Malloy is teamed up with Bratten to cover this high-profile story and again riding high in his journalistic world. Author Belsky does a good job making Malloy a likeable character who could use a little more personal insight. The other newsroom characters are also well drawn, and there’s some engaging banter.

Just like Jake Epping in Stephen King’s 11/22/63, the character of Oswald, Jr., is trying to rewrite the history of JFK’s assassination and, like Jake, ends up having second thoughts about meddling with the past. Efforts to deconstruct what Malloy calls “the greatest murder mystery in history” have a substantial literary pedigree, from King’s work to Don DeLillo’s Libra, to James Ellroy’s American Tabloid, to Tim Baker’s Fever City. Belsky has made an engaging contribution to this lineage.

A longer version of this review appeared on

Who Writes the Best Crime Novels: Men or Women?

unmade bed

photo: Peter Lee, creative commons license

In the current issue of The Atlantic, author Terrence Rafferty has an intriguing piece titled “Women Are Writing the Best Crime Novels” (in the “Culture” column, no less). Hmm. For real cultural insights, skim the article and read the comments.

Rafferty attributes women authors’ strength in this genre to the growing popularity of “domestic thrillers,” the kind where your enemy sleeps next to you. Gone Girl catapulted this resurgent genre to public attention. Theirs “is not a world Raymond Chandler would have recognized,” Rafferty says. His characters’ motives were more basic (sex and greed) and their methods more direct. “Take that, you punk!” bang, bang.

Rafferty thinks Chandler’s lone detective genre is almost as dead as the corpse in the dining room, though plenty of popular books are clear heirs to that tradition. The Jack Reacher series by Lee Child, the Tess Monaghan series by Laura Lippman, and the Strike/Ellacott books of J.K. Rawlings (writing as Robert Galbraith) feature investigators working outside official channels. Their investigations are a bit hard to pull off in these technology-reliant days, but they can usually find a friendly cop to snag certain kinds of information for them. Cell phone logs and whatnot.

As a person who reads a large number of books in the crime/mystery/thriller genre—reviewing 46 in the past year for—I can tell you there are some really tired tropes out there—heroes with arcane martial arts skills, who know thirty-two ways to kill a person in two seconds flat, who get beat up but bounce back in record time, and who never met a woman they couldn’t bed. A few of them also have a sense of humor.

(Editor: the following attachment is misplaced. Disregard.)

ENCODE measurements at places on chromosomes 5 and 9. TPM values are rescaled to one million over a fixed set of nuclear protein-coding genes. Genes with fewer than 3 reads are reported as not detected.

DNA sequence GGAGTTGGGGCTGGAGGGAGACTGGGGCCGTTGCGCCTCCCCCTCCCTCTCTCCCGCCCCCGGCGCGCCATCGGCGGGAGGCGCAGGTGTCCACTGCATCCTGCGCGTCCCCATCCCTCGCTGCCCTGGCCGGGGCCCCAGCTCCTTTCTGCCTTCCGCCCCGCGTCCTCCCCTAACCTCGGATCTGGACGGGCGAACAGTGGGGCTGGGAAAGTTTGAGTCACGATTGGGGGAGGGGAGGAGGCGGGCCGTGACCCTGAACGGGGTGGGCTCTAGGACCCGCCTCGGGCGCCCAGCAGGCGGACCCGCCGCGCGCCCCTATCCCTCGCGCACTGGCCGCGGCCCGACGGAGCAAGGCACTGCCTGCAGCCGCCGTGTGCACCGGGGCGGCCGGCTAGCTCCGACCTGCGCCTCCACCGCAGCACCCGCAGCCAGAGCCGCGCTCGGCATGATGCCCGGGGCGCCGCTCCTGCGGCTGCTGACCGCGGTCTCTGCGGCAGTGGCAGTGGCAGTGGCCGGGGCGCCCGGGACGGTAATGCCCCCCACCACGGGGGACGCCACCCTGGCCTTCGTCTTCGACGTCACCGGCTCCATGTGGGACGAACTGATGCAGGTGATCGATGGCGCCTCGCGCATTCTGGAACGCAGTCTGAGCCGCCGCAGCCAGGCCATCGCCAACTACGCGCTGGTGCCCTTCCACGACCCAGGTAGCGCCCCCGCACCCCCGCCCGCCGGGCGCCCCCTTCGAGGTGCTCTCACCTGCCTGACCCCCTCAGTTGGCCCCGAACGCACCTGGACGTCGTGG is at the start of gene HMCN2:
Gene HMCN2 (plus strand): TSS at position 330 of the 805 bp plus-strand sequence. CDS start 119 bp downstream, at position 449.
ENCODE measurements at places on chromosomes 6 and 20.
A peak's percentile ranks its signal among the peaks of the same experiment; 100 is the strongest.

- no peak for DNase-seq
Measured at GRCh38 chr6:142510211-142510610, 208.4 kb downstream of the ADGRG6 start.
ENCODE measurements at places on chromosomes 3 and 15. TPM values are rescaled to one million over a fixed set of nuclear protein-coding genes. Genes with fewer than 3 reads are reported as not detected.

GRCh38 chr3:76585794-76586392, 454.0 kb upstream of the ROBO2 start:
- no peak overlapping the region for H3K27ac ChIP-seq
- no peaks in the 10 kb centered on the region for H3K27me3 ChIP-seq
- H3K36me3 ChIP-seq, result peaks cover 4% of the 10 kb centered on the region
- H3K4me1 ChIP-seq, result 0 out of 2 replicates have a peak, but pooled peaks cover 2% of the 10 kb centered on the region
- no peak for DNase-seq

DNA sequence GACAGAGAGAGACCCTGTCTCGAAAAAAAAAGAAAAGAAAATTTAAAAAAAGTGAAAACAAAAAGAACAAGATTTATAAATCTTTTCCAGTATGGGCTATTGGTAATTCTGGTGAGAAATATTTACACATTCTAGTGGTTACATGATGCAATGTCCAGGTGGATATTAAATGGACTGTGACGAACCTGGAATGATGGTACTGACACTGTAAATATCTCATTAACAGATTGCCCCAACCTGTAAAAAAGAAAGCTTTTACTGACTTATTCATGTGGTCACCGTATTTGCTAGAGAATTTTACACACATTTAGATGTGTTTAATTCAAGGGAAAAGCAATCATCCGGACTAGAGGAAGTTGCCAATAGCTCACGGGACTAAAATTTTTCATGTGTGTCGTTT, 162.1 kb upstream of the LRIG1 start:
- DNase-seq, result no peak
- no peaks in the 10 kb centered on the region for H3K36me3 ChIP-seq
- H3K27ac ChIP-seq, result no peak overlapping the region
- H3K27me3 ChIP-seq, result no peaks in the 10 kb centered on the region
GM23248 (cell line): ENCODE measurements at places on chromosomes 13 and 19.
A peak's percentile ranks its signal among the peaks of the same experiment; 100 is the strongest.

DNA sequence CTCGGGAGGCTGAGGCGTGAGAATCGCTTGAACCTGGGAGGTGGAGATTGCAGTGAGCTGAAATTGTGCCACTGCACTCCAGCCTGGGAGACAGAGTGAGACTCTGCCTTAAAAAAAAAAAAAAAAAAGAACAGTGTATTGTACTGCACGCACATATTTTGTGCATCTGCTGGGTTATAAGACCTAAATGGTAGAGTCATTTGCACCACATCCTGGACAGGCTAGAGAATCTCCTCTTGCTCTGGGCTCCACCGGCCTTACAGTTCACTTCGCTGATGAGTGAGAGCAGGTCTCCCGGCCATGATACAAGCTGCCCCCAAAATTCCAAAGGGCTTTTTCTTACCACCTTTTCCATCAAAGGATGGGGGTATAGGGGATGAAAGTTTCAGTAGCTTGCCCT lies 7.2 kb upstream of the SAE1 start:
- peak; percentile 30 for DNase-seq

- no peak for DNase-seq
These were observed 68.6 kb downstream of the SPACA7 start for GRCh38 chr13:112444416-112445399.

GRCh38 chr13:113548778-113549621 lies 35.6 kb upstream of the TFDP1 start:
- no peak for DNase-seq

The “girl” novels discard all that. Instead, they rely on astonishing levels of manipulation and the workings of the characters’ minds, which Rafferty says often dwell on unresolved adolescent angst. A few years hence, those features will likely seem just as tiresome and overworked as the boy wonders. I laughed out loud reading this from one of the commenters on Rafferty’s article: “I think that after a certain number of introspective life years, the Self as object d’art is too debunked to stand much further scrutiny.”

Rafferty cites a bunch of female authors he admires, including Laura Lippman, Denise Mina, Tana French. Their type of storytelling, he says, doesn’t depend so strongly on heroes, making it “perhaps a better fit for these cynical times.” Less gunplay, more emotional violence. I’d add to his list Becky Masterson, Meghan Tifft, and Cecilia Ekbäck.

But here’s where his argument gets tricky. By conflating crime fiction, mystery, and thriller genres, he makes his argument a bit difficult to follow, because they have different foundational premises and conventions, and their readers have greatly different expectations. There isn’t a lot of overlap between the audiences for John Sanford and Agatha Christie.

Yet he says today’s women writers have “come a long way from the golden age, from Christie and Sayers, from the least-likely-suspect sort of mystery in which, proverbially, the butler did it” (emphasis added). In today’s psychological thrillers, authors “know better. The girl did it, and she had her reasons.”

Reviewing my own reading of some 60 books in the broad crime/mystery/thriller category over the past 18 months, I find that whether a book is interesting, well-written, genre-stretching, and good entertainment does not depend on the author’s gender. Women and men were equally likely to write a book I liked. Great books are simply great books.